"I was talking to General Hammond. A friend of his owns a cabin down by Canon City. He's not using it right now and would be willing to let the colonel use it," she said. "But…"

"Doctor Fraiser would not wish O'Neill to be alone at this time," he interrupted.


They heard a creaking sound and looked to see Jack restlessly moving in his sleep. "Is there water?" Teal'c asked resignedly.

Sam choked back a grin. "A stream, yes…about 5 feet wide and it has absolutely no fish in it," she said. Teal'c sighed heavily. "I'll loan you my laptop with the DVD player and my Star Wars DVD's," she bargained.

He shot her a look. "That would not consume sufficient time."

"My Lord of the Rings?" she bargained. "The special edition with all the behind the scenes stuff."

He smiled slightly and nodded his head. "I shall accompany O'Neill."

"Thanks," she said, laying her hand on his shoulder.

"You will not accompany us?"

She shook her head. "No. I think I'm the last person he wants to have around right now."

"O'Neill bears you no ill will."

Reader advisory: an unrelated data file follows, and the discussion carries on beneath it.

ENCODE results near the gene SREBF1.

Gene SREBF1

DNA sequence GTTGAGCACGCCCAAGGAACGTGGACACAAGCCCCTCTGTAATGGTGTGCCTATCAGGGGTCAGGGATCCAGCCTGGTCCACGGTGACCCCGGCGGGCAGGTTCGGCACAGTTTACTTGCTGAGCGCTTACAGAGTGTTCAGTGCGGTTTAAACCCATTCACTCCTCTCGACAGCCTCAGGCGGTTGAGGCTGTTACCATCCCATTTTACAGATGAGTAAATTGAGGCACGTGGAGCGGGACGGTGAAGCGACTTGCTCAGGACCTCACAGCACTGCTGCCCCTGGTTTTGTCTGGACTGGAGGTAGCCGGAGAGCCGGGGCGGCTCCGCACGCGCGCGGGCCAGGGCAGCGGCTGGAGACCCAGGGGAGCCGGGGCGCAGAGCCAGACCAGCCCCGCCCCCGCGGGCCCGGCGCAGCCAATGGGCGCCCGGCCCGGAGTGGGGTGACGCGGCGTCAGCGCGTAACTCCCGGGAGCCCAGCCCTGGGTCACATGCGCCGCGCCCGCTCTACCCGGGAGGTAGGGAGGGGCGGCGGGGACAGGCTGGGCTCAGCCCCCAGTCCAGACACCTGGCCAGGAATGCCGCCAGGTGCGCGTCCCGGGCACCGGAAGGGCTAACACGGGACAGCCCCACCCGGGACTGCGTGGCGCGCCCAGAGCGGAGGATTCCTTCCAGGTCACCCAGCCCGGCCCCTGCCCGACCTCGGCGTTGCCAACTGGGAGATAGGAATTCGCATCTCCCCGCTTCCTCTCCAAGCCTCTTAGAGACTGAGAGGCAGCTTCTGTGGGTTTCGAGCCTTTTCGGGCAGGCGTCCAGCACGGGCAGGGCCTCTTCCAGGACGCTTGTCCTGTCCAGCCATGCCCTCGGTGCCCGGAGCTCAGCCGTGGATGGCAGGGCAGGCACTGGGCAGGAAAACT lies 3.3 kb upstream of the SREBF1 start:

She ignored his reassurances, his words doing nothing to assuage the guilt that had become her near constant companion for the last few weeks. "I'm gonna go get some sleep," she said before turning and making her way out of the room.


Jack leaned back with a sigh, wrapping his hand around the beer bottle. He took a deep drink of the bitter brew and closed his eyes, feeling the warmth of the sun soaking into his skin. He could hear the sluggish gurgle of water over the rocks in the steam a few feet away.

Despite the idyllic setting, dark memories from another time and another place crept from his subconscious, attempting to replace the peace and calm with fear and pain. He fought them for a few minutes, trying to push them back into the past where they belonged.

He succeeded for a few minutes before his senses fell, pulled back into the past. The soft embrace of the lounge chair was replaced by the harsh chill of a metal grate, the gurgling of the stream became the sickening sizzle of his flesh being eaten away, the soft squishing sound of knives piercing his flesh, the unmistakable scrape of metal on bone.

The sweat from the bottle became his tears, streaming down his face as he begged for it to end.

He fought for a few more seconds, trying to push the memories back into the box, lock them away where they couldn't hurt him any more. Finally surrendering, he opened his eyes, his breath harsh and rasping in his throat. He struggled to control his breathing and slow his heart, consciously relaxing his grip on the beer bottle.